Подобро раководење со е-отпад: Преглед на WEEE <ul><li>ЕУ признава дека има недостатоци - a во моментов тече процес на преиспитување . </li></ul><ul><ul><li>Следниот месец се очекува да се случи гласање во Европскиот парламент </li></ul></ul><ul><li>Неколку клучни прашања </li></ul><ul><ul><li>Опсег и дефиниции </li></ul></ul><ul><ul><li>Административни побарувања - хармонизација </li></ul></ul><ul><ul><li>Цели за собирање на е-отпад </li></ul></ul><ul><ul><li>Зголемено и подобрено рециклирање и повторна употреба – цели и стандарди </li></ul></ul><ul><ul><li>Креирање политики / имплементирање </li></ul></ul>
Кој ја применува WEEE добро ? <ul><li>Собирање и обработување - 2009 </li></ul>Адаптирано од Хусман 2010. Од 4kg до 65%. Дали WEEE може да успее ?
How do they do it <ul><li>„ Големи играчи“ : Шведска и Белгија </li></ul><ul><li>Веќе постоечка „култура за е-отпад“ </li></ul><ul><li>Единствен систем за собирање и процесирање на е-отпад (Recupel во Белгија , El Kretsen во Шведска ) </li></ul><ul><li>Широка мрежа за собирање на е-отпад </li></ul><ul><li>Обврски за индивидуална одговорност на производителот во нивните закони </li></ul>WEEE во Шведска и Белгија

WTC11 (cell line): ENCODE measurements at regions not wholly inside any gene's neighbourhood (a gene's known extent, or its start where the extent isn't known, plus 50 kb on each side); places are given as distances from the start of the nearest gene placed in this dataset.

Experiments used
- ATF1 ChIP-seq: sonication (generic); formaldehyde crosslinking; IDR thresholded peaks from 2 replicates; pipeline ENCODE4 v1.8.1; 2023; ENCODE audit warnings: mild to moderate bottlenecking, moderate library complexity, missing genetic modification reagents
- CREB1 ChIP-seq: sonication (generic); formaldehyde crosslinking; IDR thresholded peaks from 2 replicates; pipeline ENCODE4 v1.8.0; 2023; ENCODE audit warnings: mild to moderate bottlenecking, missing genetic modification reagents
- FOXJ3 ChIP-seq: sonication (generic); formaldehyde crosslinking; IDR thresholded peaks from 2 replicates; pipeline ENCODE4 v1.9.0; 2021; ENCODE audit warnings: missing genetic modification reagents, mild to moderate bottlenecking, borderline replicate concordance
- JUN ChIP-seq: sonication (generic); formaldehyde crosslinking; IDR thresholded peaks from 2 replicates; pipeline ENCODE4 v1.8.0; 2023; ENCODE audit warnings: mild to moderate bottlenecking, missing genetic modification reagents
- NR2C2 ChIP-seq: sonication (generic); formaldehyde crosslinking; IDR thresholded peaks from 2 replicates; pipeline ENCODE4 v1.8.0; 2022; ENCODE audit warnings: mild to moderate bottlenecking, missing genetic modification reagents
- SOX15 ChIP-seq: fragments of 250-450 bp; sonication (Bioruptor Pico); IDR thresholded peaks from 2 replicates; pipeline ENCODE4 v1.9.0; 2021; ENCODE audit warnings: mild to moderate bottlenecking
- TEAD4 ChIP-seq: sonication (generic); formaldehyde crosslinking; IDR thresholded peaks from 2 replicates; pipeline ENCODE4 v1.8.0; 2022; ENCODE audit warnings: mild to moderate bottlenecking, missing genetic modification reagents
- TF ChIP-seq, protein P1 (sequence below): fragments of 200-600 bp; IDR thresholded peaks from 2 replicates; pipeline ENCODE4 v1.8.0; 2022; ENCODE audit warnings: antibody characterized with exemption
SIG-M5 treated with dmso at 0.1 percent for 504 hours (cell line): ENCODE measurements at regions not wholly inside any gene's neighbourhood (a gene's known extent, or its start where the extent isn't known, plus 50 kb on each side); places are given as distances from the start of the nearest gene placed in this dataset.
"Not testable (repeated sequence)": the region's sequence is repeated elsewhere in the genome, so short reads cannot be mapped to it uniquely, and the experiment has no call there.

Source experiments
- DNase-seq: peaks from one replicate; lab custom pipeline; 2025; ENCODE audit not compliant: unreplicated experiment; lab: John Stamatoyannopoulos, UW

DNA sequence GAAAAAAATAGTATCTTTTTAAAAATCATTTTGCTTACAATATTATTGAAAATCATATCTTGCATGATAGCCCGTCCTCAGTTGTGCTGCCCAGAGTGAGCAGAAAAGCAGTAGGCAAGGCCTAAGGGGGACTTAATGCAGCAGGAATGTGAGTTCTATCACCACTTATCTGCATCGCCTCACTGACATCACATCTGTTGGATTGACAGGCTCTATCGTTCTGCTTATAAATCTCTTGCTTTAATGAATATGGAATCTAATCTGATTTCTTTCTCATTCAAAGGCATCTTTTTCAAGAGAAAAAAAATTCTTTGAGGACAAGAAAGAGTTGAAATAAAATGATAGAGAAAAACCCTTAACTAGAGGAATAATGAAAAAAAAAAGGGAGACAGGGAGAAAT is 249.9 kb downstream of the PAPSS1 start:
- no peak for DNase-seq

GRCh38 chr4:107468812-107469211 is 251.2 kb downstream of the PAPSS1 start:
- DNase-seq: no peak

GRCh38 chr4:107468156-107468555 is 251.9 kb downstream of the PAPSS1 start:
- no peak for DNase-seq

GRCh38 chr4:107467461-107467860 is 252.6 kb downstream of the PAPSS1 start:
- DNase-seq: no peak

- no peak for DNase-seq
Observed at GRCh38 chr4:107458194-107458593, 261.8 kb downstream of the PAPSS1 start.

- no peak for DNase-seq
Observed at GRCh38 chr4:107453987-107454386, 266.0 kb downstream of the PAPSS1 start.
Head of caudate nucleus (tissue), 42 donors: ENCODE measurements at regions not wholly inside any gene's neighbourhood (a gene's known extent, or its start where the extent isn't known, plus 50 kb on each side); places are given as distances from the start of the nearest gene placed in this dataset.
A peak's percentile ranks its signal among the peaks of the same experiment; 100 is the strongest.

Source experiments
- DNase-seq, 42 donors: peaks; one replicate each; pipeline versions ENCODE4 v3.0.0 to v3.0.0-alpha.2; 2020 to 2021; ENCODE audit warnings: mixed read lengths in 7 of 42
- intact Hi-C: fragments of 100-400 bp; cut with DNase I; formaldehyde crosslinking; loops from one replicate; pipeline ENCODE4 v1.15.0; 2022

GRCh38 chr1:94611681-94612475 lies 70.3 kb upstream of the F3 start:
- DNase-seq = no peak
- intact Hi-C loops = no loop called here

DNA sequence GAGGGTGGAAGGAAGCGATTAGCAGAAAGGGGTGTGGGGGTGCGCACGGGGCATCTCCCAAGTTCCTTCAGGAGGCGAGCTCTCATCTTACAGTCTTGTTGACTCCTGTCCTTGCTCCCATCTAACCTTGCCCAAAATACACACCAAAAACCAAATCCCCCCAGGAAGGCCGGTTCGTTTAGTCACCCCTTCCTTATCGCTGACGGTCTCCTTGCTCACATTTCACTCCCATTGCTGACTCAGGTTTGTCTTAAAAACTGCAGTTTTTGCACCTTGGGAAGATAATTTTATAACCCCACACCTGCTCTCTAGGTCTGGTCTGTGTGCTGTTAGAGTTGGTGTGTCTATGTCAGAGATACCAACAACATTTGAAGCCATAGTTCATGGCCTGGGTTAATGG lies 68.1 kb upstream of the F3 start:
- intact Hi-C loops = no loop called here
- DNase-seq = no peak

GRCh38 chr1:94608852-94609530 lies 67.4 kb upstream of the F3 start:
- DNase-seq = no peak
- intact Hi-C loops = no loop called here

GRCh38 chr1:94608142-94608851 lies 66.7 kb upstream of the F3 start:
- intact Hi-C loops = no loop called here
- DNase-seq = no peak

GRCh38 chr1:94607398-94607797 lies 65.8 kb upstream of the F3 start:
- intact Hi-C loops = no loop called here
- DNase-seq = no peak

WEEE во Велика Британија <ul><li>„ Среден играч“ : Велика Британија </li></ul><ul><li>Не постои „култура за е-отпад“ </li></ul><ul><ul><li>– Нема транспозиција до 2007 </li></ul></ul><ul><li>Многу различни шеми за раководење </li></ul><ul><ul><li>– Моментално 35 шеми </li></ul></ul><ul><li>Широка мрежа за собирање на е-отпад </li></ul><ul><li>Нема обврски за индивидуална одговорност на производителот </li></ul>
Импликации / опции за Македонија ? <ul><li>Како се раководи е-отпадот најмногу зависи од контекстот на земјата … </li></ul><ul><li>Дали постои „култура за е-отпад ” / практика за рециклирање ? </li></ul><ul><li>Провизии за раководење ? </li></ul><ul><li>Мрежи за собирање – моментална инфраструктура ? </li></ul><ul><li>Индивидуална одговорност на производителот – перцепции на производителите ? </li></ul><ul><li>Моментално нема дефинитивен одговор – тука се вклопува BEWMAN… </li></ul>
Импликации / опции за Македонија ? <ul><li>Значи , има многу што да се направи, но исто така и многу можности </li></ul><ul><li>Шанса Македонија да биде регионален лидер во раководење со е-отпадот </li></ul><ul><li>Подготвеност за членството во ЕУ </li></ul><ul><li>И најважно,спречување на влијанијата на неправилното раководење со е-отпадот врз животната средина и здравјето на граѓаните. </li></ul>